TRANS-ATLANTIC TRADE - What’s up with US exports?

By: | at 08:00 PM | Channel(s): International Trade  

Is it a cyclical phase or a systemic change?By Peter A. Buxbaum, AJOT
It is clear that the United States economy is experiencing a surge in exporting. So much so, that some exporters are heard to complain that they are unable to line up containers when they need them.
The confluence of a number of circumstances, including the weaker dollar, have created a spike in demand for the wastepaper, scrap metal, chemicals, and agricultural products that the US has to offer. It is beyond dispute that exporting has absorbed so many boxes, that they are hard to find, at least in some locations.
What is unclear at this point is whether this phenomenon represents a sea change in international trade patterns, or whether the export surge is a passing phenomenon, one that will return full circle if and when the dollar regains some of its former value.
The fact of an equipment shortage could mean that carriers see this as a temporary phenomenon, one, which does not justify big changes in their container repositioning operations and the costs that would involve. Or, it could mean that their actions have not yet caught up with the reality on the ground. Time will tell.
“The shortage of export equipment is due to a very strong US export market that is a result of the weak dollar,” said Joseph Abboud, director of ocean services at SEKO, a freight forwarder and logistics services provider based in Itasca, IL. “At the same time, since imports have slowed down in the US, the supply of inbound containers has decreased domestically.”
The increase in exports aggravates the container supply cycle, too, because using the boxes for export prevents carriers from turning them around in Asia. Positioning a box to be stuffed for export takes it is out of commission for a period of time.
“The cycle time for exports is huge,” said Ted Prince president of Consolidated Chassis Management of Jersey City, NJ, and a member of the board of directors of the University of Denver’s Intermodal Transportation Institute. “There can be a wait of six months until the box is unloaded and available again.”
The question, for Prince, is not whether there is an equipment shortage but whether equipment is positioned in the right places. “If you want to export from Memphis, there are plenty of containers,” he said. “If you are exporting from Chicago, there aren’t. The balance of trade in Chicago is such that there are more exports from Chicago than imports to Chicago. The opposite is true in Memphis.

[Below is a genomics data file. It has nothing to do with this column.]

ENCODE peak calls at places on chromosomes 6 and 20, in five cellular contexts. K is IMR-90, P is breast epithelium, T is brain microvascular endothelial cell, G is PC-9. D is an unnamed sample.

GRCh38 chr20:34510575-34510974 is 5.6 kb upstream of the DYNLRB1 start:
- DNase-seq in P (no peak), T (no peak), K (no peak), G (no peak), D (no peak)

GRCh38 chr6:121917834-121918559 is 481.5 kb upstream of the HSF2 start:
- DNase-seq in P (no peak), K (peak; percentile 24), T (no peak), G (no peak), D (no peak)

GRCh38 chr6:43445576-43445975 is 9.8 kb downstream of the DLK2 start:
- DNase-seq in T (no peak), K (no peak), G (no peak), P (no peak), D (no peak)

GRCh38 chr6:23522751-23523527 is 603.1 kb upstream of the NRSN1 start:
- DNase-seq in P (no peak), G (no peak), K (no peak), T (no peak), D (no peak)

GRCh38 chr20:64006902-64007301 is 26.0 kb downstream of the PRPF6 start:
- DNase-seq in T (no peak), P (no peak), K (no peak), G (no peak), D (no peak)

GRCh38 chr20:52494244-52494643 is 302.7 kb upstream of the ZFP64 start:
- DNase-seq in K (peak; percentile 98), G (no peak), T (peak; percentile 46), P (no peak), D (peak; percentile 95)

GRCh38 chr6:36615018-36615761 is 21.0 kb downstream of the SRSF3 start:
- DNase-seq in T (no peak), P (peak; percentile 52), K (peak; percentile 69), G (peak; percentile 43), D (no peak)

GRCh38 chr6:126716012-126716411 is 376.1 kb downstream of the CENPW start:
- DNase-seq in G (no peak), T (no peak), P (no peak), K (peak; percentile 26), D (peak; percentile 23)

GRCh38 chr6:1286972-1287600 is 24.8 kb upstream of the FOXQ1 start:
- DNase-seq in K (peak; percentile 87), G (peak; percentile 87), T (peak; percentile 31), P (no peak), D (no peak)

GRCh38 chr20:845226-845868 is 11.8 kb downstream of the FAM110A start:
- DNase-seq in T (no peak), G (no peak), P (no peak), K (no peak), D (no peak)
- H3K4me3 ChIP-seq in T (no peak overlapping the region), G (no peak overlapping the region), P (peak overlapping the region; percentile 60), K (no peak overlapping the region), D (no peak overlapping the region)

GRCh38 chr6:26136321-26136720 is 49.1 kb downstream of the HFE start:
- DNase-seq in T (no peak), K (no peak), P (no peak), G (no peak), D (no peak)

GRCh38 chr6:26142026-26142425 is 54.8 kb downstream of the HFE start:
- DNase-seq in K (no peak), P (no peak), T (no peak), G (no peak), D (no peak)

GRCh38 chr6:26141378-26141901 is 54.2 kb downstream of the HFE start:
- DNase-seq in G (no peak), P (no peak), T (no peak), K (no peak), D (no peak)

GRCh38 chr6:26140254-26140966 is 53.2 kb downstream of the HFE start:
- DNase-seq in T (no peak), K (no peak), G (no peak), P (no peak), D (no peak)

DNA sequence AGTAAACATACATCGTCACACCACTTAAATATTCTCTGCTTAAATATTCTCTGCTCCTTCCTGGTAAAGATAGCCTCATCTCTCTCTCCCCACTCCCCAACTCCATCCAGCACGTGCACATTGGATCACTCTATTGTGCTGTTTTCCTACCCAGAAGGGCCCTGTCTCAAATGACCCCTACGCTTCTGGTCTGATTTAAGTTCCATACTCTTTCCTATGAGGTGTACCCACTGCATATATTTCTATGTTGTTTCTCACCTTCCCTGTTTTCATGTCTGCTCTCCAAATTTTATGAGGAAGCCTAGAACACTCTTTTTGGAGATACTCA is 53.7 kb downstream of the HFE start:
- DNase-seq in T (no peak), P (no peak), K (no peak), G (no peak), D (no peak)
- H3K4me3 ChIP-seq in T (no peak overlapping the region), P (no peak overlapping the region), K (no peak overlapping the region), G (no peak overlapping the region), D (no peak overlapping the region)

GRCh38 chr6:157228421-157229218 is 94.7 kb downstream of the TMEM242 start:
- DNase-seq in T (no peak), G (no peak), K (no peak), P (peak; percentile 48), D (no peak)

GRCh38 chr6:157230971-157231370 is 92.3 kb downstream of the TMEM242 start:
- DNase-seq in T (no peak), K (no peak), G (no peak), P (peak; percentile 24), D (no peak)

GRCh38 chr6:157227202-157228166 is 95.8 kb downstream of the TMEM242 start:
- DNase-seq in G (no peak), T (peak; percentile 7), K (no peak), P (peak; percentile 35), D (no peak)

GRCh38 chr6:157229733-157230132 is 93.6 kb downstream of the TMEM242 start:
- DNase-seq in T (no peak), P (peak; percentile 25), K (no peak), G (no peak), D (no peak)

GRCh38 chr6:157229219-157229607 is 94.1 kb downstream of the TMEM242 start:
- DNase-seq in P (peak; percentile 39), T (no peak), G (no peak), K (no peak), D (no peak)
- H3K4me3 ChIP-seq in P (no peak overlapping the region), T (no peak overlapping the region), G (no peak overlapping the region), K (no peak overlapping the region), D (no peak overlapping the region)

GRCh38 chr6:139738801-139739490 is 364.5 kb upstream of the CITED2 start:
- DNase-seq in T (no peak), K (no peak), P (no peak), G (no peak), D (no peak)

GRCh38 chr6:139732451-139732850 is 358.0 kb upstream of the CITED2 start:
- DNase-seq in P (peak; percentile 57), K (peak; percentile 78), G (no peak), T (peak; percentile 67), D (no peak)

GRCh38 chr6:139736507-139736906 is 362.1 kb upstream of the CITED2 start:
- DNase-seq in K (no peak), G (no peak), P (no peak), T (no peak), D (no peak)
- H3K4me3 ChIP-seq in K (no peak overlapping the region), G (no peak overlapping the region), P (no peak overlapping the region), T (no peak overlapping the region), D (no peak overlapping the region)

“There is plenty of export traffic but the rates are not so great that carriers can afford to reposition the empties,” he added. “It can cost $600 or $700 to move the box, and you have to add fuel costs and bunker surcharges on top of that.” A similar phenomenon took place in the mid-1990s, according to Prince.
“People look at exports and say there is so much volume but if you look at the rates they’re not that great,” he said. “If the rates were higher, then carriers could afford to reposition more empty boxes.”
US exports constitute primarily low-value raw materials and commodities, commanding low freight rates. “The current administration has tanked the strong dollar,” said Prince. “This is great for exports but there are not a lot of manufactured products being exported from the United States. Basically 80% of it is grain, wastepaper, frozen poultry, forest products, and the like. These are low-value commodities that are traded at prices quoted out to five decimal places.”
It is the weak dollar that is primarily responsible for making these commodities attractive overseas, according to Prince. “If rates went up and the dollar recovered, trade patters would return to where they were before,” he said. “This is not a critical change that the lines need to adapt to. It’s not like when business was outsourced to China and we saw structural changes in import flows and balances.”
Abboud has noticed that agricultural products such as grain are absorbing the supply of containers on all ocean traffic lanes. “The supply of c

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Peter Buxbaum has been writing about international trade and transportation, as well as security, defense, technology, and foreign policy, for over 20 years. Besides contributing to the AJOT, Buxbaum's work has appeared in such leading publications as [em]Fortune, Forbes, Chief Executive, Computerworld, and Jane's Defence Weekly[/em]. He was educated at Columbia University.